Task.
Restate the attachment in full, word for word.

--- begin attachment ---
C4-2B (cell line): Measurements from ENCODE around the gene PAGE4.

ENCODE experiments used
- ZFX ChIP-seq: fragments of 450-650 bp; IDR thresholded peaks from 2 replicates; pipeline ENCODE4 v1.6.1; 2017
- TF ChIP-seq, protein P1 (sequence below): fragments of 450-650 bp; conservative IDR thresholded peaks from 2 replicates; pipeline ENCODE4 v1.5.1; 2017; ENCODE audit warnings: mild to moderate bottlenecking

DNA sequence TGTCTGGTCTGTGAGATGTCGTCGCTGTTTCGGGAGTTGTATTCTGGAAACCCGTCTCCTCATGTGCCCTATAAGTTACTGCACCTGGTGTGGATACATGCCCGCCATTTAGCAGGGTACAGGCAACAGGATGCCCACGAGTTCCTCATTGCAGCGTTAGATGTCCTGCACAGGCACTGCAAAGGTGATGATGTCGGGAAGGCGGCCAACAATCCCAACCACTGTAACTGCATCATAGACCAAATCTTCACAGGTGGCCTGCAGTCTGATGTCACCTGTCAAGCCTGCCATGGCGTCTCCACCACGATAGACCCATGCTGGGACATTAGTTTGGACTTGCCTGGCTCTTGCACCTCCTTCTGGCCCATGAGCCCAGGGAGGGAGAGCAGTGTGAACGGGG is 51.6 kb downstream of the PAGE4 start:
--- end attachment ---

C4-2B (cell line): Measurements from ENCODE around the gene PAGE4.

ENCODE experiments used
- ZFX ChIP-seq: fragments of 450-650 bp; IDR thresholded peaks from 2 replicates; pipeline ENCODE4 v1.6.1; 2017
- TF ChIP-seq, protein P1 (sequence below): fragments of 450-650 bp; conservative IDR thresholded peaks from 2 replicates; pipeline ENCODE4 v1.5.1; 2017; ENCODE audit warnings: mild to moderate bottlenecking

DNA sequence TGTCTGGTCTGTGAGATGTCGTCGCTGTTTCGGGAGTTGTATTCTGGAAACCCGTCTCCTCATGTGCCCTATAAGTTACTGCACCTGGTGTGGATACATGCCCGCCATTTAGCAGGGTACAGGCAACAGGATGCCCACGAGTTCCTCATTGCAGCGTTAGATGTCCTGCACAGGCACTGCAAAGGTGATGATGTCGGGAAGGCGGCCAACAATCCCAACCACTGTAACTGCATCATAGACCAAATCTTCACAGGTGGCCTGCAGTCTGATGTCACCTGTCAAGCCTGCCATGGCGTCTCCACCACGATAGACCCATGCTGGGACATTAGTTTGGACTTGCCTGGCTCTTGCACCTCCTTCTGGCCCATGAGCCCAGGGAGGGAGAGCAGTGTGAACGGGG is 51.6 kb downstream of the PAGE4 start: